Myanmar’s war against the truth

Detained Myanmar journalist Kyaw Soe Oo (C) is carrying his daughter as he is escorted by police to his ongoing trial at a court in Yangon on 12 June, 2018. (AFP Photo)

After being arrested by local police, journalists Wa Lone and Kyaw Soe Oo were brought to a secret location with hoods over their heads. There, they were deprived of sleep and questioned for days. "They (the police) asked us questions every two hours and we did not have a chance to sleep for three days,” Wa Lone told the court during a hearing earlier on Tuesday.

This is the unfortunate fate of two Reuters journalists in Myanmar. The pair were arrested in December last year for allegedly accepting secret documents from the police in connection to a story they were working on. If convicted under the Official Secrets Act – a colonial law implemented when the British were occupying Myanmar – the two journalists could face up to 14 years in jail.

Prior to the arrests, the two journalists were working on a story about the killing of 10 Rohingya Muslim men and boys in western Myanmar’s Rakhine state. The story based on their findings was eventually published by Reuters in February.

More denials

The Myanmar government has denied claims that the two journalists were arrested because of their investigations, insisting that they were arrested under the Official Secrets Act. However, the testimonies heard in court say otherwise.

First off, a testimony by Police Captain Moe Yan Naing revealed that a superior had arranged for two policemen to entrap Wa Lone by offering him “secret documents” and then arresting him. This contradicts the prosecution’s story that Wa Lone and Kyaw Soe Oo were arrested at a routine traffic stop and found to be in possession of the secret documents.

In his testimony, Wa Lone claimed that the police didn’t even focus on the secret documents.

“During the whole interrogation, they didn’t ask with interest about the secret documents found on us, but they probed us about our reporting of Maungdaw, Rakhine,” Wa Lone told the court.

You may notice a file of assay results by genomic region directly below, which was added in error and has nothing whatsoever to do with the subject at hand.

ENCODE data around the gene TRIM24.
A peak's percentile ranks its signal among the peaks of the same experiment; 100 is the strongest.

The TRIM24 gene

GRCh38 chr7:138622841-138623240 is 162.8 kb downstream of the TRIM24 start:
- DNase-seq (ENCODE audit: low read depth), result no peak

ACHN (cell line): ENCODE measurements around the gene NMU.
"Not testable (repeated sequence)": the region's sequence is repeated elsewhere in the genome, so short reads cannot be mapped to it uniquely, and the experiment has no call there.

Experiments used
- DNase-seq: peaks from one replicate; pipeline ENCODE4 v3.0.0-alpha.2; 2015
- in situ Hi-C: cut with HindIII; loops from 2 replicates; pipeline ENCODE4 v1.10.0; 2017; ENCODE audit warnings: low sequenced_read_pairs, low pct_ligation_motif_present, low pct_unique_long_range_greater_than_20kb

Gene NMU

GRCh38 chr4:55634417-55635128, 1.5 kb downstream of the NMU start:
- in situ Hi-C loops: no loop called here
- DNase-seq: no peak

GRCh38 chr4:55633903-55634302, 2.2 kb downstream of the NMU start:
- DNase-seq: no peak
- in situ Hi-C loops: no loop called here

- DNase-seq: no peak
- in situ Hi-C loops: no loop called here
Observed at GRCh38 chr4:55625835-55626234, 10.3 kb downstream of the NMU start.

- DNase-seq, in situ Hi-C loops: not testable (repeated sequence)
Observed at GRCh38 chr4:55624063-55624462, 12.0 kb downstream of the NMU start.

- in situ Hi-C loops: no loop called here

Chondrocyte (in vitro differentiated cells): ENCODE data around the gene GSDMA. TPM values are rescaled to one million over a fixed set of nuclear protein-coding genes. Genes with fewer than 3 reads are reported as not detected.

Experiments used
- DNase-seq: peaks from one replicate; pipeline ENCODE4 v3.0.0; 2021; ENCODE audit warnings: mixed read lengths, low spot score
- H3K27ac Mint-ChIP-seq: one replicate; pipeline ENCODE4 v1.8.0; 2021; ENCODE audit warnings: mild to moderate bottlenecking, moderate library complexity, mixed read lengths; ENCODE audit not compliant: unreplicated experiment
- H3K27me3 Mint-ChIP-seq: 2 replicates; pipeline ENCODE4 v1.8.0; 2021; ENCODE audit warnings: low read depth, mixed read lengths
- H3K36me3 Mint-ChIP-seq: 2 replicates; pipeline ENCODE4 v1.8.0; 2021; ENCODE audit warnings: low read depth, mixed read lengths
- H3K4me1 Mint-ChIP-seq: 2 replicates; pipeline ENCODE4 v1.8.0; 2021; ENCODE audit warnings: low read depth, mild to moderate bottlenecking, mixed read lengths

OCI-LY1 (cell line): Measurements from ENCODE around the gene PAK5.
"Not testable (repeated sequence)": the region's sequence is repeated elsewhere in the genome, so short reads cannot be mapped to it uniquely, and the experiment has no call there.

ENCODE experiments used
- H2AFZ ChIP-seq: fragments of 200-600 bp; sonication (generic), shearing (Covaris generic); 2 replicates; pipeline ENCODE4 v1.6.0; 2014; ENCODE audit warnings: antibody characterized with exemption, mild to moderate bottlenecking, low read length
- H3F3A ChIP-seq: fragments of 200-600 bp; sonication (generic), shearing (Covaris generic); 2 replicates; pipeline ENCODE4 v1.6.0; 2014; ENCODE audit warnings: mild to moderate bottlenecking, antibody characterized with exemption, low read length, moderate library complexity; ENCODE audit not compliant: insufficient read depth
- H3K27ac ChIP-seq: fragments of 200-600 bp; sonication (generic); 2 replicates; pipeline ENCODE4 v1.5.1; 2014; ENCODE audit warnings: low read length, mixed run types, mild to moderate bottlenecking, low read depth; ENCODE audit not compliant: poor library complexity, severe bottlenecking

The odd behaviour of the Myanmar government in relation to the case has also raised suspicions. After Captain Moe Yan Naing revealed that the police received orders to entrap the two journalists, his family was ordered to move out of their police housing unit. If found guilty of violating Myanmar’s Police Disciplinary Act, Captain Moe could be sentenced to up to a year in prison.

Source: Reuters

The unfair treatment of these journalists highlights the lack of press freedom in the country. This is particularly disappointing considering the high expectations of the people of Myanmar when they voted Nobel laureate Aung San Suu Kyi and her party, the National League for Democracy into power in 2016. While repression may not be as bad as during the days of the military junta, the current government’s track record has been extremely disappointing. Myanmar has detained at least 38 journalists since Suu Kyi came to power.

An issue that is perhaps more worrying is the government’s refusal to be held accountable, particularly for its actions against the Rohingya. Ever since the latest round of violence against the Rohingya in August last year, more than 650,000 Rohingya refugees have fled the country, crossing the border into Cox’s Bazar in neighbouring Bangladesh.

Throughout the entire crisis, Myanmar has refused to acknowledge its role in perpetuating the violence nor has it shown any desire to improve the situation of the Rohingya, despite widespread international criticism. The chief of the United Nations Human Rights Council (UNHCR), Zeid Ra’ad Al Hussein has even described the violence against the Rohingya community as being “textbook ethnic cleansing”.

The fact that the government of Myanmar has decided to punish two innocent journalists for exposing one of the worst examples of atrocity against the Rohingya is telling. Other incidents have revealed a similar pattern too. Yanghee Lee, the United Nations Special Rapporteur on Human Rights in Myanmar, was barred from entering the country because her assessments of the Rohingya situation were seen as “biased and unfair.” Recently, a government critic was arrested under the country’s sedition act.

It is clear that the government of Myanmar wants to maintain a monopoly on information and refuses to acknowledge other versions of events as they unfold in the country. This attitude is reflected all the way to the top. In September last year, Aung San Suu Kyi blamed a “huge iceberg of misinformation” as the reason why the Rohingya situation was being blown out of proportion.

While the Myanmar government continues to stifle the truth, it may be all but too late as the world’s attention has already been drawn to the many atrocities against the Rohingya.